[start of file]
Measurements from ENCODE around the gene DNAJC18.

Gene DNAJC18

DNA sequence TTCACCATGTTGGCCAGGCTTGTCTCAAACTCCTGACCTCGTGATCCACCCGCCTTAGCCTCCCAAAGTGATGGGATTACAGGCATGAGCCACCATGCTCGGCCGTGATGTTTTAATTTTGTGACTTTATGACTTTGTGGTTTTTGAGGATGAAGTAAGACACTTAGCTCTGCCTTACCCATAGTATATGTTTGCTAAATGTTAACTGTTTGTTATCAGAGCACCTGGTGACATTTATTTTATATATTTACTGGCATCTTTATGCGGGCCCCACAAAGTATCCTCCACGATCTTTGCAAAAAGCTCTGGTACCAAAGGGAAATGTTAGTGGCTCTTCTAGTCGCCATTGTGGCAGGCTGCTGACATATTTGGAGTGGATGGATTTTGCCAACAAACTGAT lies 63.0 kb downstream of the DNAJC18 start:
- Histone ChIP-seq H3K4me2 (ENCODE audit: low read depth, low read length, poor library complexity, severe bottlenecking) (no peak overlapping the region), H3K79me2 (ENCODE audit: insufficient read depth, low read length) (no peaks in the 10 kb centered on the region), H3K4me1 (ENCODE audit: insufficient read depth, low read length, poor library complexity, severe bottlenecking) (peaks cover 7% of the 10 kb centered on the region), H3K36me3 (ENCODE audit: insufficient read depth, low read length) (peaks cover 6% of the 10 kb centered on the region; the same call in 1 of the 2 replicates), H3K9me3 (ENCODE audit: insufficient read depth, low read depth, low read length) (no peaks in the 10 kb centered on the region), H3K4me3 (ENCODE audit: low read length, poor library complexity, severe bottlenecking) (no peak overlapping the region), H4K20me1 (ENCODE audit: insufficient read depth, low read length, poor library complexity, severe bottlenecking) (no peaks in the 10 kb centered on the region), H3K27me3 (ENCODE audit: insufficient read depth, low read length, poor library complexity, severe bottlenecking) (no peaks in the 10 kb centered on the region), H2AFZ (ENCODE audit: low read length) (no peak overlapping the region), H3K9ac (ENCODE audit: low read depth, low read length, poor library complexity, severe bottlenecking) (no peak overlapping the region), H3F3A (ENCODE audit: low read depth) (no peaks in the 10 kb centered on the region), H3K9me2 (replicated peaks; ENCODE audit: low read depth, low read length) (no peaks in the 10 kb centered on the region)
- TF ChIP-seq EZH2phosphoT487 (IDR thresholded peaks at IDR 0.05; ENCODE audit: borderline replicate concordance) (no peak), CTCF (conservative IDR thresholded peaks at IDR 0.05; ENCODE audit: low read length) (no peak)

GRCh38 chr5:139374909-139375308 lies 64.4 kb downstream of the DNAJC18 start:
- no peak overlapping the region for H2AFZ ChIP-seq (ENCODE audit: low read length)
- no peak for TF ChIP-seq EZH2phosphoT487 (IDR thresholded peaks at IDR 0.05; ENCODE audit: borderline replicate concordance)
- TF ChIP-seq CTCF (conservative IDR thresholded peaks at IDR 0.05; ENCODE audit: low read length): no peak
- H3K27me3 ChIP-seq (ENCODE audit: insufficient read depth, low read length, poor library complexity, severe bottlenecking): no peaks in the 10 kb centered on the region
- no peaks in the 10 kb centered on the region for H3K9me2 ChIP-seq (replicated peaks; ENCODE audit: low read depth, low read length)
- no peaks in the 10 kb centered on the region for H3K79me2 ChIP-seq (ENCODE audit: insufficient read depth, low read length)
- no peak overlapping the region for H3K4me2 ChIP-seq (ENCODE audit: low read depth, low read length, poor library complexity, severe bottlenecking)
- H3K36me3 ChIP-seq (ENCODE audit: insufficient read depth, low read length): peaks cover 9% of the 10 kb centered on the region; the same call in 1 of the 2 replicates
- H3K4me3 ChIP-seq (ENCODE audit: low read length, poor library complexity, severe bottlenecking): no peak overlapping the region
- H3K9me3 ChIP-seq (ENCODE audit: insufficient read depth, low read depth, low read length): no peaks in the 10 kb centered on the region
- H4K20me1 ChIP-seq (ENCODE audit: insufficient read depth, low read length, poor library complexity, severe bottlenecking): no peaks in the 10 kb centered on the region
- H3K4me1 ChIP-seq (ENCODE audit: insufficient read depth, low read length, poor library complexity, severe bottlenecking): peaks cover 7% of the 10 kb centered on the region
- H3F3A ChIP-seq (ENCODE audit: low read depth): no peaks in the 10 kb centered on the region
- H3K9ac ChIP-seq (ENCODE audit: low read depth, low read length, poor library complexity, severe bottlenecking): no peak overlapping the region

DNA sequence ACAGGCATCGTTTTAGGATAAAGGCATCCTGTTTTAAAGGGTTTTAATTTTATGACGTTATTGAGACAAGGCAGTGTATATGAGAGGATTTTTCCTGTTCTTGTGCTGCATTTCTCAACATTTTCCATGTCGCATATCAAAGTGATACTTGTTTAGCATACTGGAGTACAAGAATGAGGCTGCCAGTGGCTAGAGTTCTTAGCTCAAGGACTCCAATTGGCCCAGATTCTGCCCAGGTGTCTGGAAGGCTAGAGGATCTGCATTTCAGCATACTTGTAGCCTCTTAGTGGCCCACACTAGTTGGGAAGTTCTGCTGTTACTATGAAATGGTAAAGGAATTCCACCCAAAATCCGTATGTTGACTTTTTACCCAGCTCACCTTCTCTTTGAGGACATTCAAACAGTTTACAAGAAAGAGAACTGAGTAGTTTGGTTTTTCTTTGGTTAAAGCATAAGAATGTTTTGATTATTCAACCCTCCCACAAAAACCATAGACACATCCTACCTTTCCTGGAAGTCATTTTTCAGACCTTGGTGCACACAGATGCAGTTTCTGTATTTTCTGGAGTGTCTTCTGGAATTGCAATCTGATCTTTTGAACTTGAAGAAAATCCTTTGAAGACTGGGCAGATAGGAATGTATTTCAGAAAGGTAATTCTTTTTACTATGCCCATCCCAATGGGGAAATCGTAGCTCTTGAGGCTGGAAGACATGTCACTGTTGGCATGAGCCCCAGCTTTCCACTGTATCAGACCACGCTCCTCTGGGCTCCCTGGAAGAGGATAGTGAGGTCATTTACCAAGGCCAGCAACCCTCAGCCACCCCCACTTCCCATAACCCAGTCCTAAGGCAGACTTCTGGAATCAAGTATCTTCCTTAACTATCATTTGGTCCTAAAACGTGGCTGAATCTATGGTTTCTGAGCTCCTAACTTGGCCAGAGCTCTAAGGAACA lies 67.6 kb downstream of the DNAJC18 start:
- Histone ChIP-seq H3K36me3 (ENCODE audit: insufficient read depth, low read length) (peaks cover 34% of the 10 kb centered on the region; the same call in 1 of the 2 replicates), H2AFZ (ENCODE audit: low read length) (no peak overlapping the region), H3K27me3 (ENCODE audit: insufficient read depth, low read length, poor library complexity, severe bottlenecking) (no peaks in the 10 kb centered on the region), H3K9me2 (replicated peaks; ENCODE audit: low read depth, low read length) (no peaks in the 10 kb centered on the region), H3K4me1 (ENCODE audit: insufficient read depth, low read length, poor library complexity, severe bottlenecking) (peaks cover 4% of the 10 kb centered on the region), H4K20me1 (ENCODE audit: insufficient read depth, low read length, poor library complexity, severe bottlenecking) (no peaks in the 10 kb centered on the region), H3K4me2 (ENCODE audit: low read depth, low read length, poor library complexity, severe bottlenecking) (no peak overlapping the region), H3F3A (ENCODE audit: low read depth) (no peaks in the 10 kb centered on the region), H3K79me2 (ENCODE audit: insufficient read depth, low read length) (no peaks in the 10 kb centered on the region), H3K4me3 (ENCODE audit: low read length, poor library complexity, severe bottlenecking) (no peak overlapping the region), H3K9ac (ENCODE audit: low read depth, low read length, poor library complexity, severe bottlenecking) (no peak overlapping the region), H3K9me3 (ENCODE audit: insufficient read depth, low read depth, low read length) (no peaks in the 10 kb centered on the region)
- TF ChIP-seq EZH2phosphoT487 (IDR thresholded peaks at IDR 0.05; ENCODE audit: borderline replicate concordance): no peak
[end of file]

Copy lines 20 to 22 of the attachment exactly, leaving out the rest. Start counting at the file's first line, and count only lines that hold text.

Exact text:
- H3K9ac ChIP-seq (ENCODE audit: low read depth, low read length, poor library complexity, severe bottlenecking): no peak overlapping the region

DNA sequence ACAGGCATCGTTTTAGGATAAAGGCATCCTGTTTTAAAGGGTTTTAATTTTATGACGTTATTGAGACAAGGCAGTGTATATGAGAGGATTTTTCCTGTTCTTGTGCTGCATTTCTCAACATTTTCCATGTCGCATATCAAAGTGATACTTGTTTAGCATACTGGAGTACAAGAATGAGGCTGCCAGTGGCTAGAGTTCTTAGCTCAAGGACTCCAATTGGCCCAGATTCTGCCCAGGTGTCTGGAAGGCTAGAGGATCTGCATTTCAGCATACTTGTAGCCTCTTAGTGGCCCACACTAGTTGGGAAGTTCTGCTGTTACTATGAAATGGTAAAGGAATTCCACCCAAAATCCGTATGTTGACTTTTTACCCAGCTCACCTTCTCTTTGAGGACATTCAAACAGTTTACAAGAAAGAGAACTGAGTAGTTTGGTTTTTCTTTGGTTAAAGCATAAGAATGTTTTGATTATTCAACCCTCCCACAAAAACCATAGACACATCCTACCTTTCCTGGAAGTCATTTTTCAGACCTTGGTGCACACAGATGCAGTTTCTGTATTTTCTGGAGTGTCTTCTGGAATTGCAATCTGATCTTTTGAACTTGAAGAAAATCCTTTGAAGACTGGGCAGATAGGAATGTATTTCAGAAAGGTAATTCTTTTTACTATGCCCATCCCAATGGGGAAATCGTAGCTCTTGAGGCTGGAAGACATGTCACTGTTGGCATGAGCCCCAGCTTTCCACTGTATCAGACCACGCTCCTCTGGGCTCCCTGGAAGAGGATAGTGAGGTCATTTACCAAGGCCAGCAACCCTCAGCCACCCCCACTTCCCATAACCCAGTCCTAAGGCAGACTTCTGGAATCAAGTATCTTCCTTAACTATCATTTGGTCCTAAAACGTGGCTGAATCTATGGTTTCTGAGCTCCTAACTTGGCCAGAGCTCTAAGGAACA lies 67.6 kb downstream of the DNAJC18 start:
- Histone ChIP-seq H3K36me3 (ENCODE audit: insufficient read depth, low read length) (peaks cover 34% of the 10 kb centered on the region; the same call in 1 of the 2 replicates), H2AFZ (ENCODE audit: low read length) (no peak overlapping the region), H3K27me3 (ENCODE audit: insufficient read depth, low read length, poor library complexity, severe bottlenecking) (no peaks in the 10 kb centered on the region), H3K9me2 (replicated peaks; ENCODE audit: low read depth, low read length) (no peaks in the 10 kb centered on the region), H3K4me1 (ENCODE audit: insufficient read depth, low read length, poor library complexity, severe bottlenecking) (peaks cover 4% of the 10 kb centered on the region), H4K20me1 (ENCODE audit: insufficient read depth, low read length, poor library complexity, severe bottlenecking) (no peaks in the 10 kb centered on the region), H3K4me2 (ENCODE audit: low read depth, low read length, poor library complexity, severe bottlenecking) (no peak overlapping the region), H3F3A (ENCODE audit: low read depth) (no peaks in the 10 kb centered on the region), H3K79me2 (ENCODE audit: insufficient read depth, low read length) (no peaks in the 10 kb centered on the region), H3K4me3 (ENCODE audit: low read length, poor library complexity, severe bottlenecking) (no peak overlapping the region), H3K9ac (ENCODE audit: low read depth, low read length, poor library complexity, severe bottlenecking) (no peak overlapping the region), H3K9me3 (ENCODE audit: insufficient read depth, low read depth, low read length) (no peaks in the 10 kb centered on the region)